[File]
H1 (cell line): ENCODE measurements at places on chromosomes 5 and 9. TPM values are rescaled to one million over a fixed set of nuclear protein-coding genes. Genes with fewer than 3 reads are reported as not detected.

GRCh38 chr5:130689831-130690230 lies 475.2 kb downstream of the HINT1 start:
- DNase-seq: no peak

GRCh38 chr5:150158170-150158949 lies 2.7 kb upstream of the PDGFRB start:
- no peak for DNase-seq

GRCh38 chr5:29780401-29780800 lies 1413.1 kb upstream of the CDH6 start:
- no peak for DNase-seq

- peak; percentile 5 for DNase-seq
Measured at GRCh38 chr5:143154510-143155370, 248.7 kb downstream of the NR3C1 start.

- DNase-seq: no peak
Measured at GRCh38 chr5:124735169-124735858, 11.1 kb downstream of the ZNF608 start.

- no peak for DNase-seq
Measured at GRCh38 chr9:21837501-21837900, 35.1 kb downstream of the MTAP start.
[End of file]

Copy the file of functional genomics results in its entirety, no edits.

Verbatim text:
H1 (cell line): ENCODE measurements at places on chromosomes 5 and 9. TPM values are rescaled to one million over a fixed set of nuclear protein-coding genes. Genes with fewer than 3 reads are reported as not detected.

GRCh38 chr5:130689831-130690230 lies 475.2 kb downstream of the HINT1 start:
- DNase-seq: no peak

GRCh38 chr5:150158170-150158949 lies 2.7 kb upstream of the PDGFRB start:
- no peak for DNase-seq

GRCh38 chr5:29780401-29780800 lies 1413.1 kb upstream of the CDH6 start:
- no peak for DNase-seq

- peak; percentile 5 for DNase-seq
Measured at GRCh38 chr5:143154510-143155370, 248.7 kb downstream of the NR3C1 start.

- DNase-seq: no peak
Measured at GRCh38 chr5:124735169-124735858, 11.1 kb downstream of the ZNF608 start.

- no peak for DNase-seq
Measured at GRCh38 chr9:21837501-21837900, 35.1 kb downstream of the MTAP start.